OPINION: The power of social media within the Black Lives Matter Movement

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Denaya Lewis
CONTRIBUTOR

Our activism needs to adapt to the way we communicate in our everyday lives. Graphic by Hailey Stessman/The Gateway

“Black Lives Matter” is a slogan that has been chanted since the 2013 shooting of Trayvon Martin. This was one of the first incidents of police brutality to go viral on the internet, and it started a network of grassroots movements in Florida which quickly spread across the country. Since then, with the help of the internet, Black death at the hands of police has risen to the forefront of all major news outlets.

The discussion about the criminalization of Black life has been trending since the beginning of quarantine, with the death of George Floyd sparking international protests. Quickly, social media users called for the imprisonment of the officers who murdered him, and the defunding and rehabilitation of the police force.

The video started a conversation about the violence the police are allowed to inflict, and the methods of resistance that are deemed acceptable by society. George Floyd, Breonna Taylor, Stephon Clark, Philando Castile and countless others were killed by police officers while not resisting, or in Taylor’s case, while they were sleeping. Their names became hashtags as social media users called for their killers to be arrested and charged.

Although these are traumatic things to watch, I think it is important to see them. If you can get on any social platform and not see petitions, protests and everyday people fighting to dismantle the unjust, oppressive social norms, you are following the wrong people. Throughout every platform, there is a way to speak out, donate or help.

On Instagram, a local account called @whatyouthcando, is advocating for student voices to be heard. They have created rallies for Omaha Public Schools (OPS) students and Omaha youth, and strongly advocated for OPS’ fully online school year. They also advocated for mask usage, voter registration and the removal of armed officers from school hallways.

On Twitter, trending hashtags such as #ACAB, #defundthepolice, #JusticeforJamesScurlock and more were used to educate the general public of the reasons behind the massive protests and the 400 years of disparities that lead up to such a violent outburst.

Social media is the most effective tool in this new wave of the civil rights movement, as this is the way we communicate now. The average college student spends 8-10 hours a day on social media according to the US National Library of Medicine. Had it not been for these videos, the conversations around police brutality would still be minimal.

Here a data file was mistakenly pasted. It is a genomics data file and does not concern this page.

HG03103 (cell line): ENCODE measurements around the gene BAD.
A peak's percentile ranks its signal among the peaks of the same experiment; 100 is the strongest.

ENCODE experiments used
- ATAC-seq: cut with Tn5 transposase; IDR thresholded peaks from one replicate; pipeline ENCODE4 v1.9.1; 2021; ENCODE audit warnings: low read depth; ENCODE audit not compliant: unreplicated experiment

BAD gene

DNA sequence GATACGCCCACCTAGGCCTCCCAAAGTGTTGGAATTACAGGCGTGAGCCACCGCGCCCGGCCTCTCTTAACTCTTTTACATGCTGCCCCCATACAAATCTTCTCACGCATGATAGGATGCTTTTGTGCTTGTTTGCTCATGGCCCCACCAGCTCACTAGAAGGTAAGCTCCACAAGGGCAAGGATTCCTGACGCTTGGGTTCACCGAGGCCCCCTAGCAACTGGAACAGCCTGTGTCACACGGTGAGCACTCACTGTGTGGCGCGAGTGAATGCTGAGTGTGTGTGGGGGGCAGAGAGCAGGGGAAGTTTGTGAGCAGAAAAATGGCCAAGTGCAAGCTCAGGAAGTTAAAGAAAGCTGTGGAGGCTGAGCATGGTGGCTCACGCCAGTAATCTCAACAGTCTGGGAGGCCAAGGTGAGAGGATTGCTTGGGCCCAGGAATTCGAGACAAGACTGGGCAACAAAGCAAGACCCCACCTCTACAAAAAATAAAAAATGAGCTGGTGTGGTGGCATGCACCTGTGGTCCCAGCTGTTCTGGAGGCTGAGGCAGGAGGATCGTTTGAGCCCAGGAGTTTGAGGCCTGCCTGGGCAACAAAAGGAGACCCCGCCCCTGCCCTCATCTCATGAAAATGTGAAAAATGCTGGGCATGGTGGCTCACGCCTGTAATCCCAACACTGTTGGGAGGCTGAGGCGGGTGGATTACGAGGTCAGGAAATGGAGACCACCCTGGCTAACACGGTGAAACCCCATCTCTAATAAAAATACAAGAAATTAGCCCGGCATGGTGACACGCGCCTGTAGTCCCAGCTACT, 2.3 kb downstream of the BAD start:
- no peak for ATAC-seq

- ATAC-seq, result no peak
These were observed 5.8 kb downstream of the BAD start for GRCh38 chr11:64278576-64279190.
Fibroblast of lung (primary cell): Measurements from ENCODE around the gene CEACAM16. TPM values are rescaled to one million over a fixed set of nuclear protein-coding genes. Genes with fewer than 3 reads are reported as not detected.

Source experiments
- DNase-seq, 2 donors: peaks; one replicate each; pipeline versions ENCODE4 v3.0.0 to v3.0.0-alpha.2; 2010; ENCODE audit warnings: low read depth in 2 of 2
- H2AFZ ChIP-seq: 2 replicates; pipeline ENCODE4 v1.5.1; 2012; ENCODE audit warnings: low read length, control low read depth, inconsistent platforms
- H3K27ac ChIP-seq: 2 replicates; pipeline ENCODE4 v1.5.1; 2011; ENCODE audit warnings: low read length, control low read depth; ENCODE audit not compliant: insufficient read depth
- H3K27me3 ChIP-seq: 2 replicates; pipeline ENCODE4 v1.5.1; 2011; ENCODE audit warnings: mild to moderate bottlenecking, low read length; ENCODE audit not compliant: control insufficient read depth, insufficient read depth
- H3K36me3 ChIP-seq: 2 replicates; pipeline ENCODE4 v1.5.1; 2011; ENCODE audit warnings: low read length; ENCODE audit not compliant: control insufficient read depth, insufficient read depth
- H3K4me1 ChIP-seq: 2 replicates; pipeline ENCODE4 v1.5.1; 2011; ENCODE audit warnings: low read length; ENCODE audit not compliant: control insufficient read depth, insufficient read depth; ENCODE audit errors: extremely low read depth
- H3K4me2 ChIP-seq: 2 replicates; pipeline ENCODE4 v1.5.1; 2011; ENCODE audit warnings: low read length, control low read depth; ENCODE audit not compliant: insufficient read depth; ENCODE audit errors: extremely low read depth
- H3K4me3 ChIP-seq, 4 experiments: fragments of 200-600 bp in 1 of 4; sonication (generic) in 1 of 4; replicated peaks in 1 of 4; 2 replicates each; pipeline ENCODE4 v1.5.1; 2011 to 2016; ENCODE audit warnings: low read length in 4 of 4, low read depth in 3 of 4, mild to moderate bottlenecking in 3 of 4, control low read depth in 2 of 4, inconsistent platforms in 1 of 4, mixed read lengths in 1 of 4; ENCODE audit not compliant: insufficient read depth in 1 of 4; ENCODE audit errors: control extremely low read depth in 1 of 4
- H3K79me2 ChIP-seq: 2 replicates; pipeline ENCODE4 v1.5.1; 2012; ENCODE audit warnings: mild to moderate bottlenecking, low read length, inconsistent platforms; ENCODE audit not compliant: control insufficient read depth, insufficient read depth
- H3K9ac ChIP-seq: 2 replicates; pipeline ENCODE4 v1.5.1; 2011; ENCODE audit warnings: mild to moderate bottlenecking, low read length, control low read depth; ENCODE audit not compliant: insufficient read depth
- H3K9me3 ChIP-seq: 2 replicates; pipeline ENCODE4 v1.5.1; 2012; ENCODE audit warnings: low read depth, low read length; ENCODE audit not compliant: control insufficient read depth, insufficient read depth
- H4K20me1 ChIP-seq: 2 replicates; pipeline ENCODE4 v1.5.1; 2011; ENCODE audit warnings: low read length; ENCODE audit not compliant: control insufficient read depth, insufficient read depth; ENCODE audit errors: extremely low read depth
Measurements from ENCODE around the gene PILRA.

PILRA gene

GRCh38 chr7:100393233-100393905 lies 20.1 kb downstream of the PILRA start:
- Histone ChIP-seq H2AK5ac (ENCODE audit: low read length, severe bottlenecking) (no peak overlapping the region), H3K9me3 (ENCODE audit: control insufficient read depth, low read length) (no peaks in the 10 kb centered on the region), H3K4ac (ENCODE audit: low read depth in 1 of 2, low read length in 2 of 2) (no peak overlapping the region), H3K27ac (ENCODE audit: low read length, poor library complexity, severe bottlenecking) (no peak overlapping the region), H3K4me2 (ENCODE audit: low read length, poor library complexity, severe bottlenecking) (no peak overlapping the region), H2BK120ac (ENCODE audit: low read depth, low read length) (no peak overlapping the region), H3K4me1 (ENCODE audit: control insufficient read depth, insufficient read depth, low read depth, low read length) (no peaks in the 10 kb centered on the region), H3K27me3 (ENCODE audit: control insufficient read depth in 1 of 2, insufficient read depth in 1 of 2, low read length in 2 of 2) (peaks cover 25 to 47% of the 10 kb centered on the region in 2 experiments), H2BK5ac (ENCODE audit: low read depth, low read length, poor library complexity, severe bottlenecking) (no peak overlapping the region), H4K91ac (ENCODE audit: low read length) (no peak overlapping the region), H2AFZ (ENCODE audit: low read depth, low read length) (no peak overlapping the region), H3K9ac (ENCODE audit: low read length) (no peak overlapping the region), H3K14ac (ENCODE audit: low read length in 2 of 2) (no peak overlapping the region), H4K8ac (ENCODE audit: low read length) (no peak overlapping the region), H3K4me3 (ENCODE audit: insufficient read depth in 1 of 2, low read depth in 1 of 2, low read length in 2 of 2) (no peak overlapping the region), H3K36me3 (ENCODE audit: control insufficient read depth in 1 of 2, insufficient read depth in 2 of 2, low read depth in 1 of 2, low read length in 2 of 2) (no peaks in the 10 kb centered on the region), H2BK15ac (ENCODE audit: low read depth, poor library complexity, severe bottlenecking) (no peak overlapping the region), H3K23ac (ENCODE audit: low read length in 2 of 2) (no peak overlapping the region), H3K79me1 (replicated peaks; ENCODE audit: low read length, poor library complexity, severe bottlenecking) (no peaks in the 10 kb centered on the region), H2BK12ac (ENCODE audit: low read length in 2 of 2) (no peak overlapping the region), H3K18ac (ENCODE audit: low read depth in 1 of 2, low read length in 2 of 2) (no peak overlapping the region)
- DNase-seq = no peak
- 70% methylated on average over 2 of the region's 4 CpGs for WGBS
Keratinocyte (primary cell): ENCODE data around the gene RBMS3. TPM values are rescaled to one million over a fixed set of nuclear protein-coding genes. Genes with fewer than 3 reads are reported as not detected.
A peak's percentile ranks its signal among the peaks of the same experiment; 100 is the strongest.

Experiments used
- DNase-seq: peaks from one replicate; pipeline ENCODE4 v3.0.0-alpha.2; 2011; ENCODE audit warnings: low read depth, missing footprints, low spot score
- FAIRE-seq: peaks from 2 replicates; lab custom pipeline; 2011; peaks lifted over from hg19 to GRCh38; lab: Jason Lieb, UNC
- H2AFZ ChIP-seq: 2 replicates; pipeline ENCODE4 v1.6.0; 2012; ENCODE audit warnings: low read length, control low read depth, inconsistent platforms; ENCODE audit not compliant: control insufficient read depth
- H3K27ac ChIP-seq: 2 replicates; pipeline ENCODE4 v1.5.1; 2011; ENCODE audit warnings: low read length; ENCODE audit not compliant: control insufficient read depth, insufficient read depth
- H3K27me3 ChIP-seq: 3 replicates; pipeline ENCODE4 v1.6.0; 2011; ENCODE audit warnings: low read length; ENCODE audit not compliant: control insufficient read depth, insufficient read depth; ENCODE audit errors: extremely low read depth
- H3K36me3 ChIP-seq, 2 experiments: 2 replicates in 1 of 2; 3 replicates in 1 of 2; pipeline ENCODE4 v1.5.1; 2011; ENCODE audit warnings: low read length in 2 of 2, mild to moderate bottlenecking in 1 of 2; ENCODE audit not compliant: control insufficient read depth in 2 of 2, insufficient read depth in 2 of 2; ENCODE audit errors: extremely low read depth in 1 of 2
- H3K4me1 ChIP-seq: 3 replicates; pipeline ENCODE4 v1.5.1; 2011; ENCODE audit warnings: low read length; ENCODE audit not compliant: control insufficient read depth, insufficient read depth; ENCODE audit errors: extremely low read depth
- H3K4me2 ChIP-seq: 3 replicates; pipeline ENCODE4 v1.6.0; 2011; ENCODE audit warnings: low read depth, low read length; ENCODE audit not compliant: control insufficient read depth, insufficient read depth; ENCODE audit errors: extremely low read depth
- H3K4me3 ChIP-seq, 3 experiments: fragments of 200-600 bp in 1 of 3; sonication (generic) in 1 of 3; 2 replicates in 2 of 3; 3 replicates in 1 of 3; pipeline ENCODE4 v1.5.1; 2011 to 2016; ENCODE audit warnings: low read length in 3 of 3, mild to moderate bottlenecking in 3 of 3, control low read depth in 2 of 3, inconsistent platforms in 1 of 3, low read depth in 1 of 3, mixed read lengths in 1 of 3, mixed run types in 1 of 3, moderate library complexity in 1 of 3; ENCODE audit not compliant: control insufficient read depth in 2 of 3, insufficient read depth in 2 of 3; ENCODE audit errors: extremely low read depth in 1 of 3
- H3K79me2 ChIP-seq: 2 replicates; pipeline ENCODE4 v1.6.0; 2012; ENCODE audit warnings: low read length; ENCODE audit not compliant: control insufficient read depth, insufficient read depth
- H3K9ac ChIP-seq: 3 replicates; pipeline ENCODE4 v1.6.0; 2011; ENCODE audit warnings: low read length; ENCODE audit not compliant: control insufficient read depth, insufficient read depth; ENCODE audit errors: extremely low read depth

Although there is a significant distrust when it comes to learning from social media because a lot of claims aren’t fact checked, a lot of claims happen to be true anecdotal evidence. For example, a lot of tweets surrounding the Omaha protests following the death of James Scurlock were deemed not true, although they were coming from people who were physically at the protests, and who even posted pictures and videos.

Social media calls for accountability from peers to speak up, puts pressure on politicians and brings to light new perspectives. It has also caused companies and brands to speak out and take a stand against police brutality.

Not only that, but social media has opened up conversations around the radical history of America that was swept under the rug and hidden in textbooks. I also feel that in the coming years, social media will be used as a primary source archive to teach future generations. We have digital recordings from all over the country documenting what has happened and how people reacted.

The overwhelming response to death is a call for political change. While a lot of the change has not happened yet, I think reaching younger millennials and Gen Z through social media is powerful because we refuse to stand silently by.

Although the social media backlash has not caused much political change, I think public pressure will eventually. The conversation around the criminalization of Black and brown people is becoming more and more mainstream. Education is the first part of change because the more we attempt to understand the more we will grow together.

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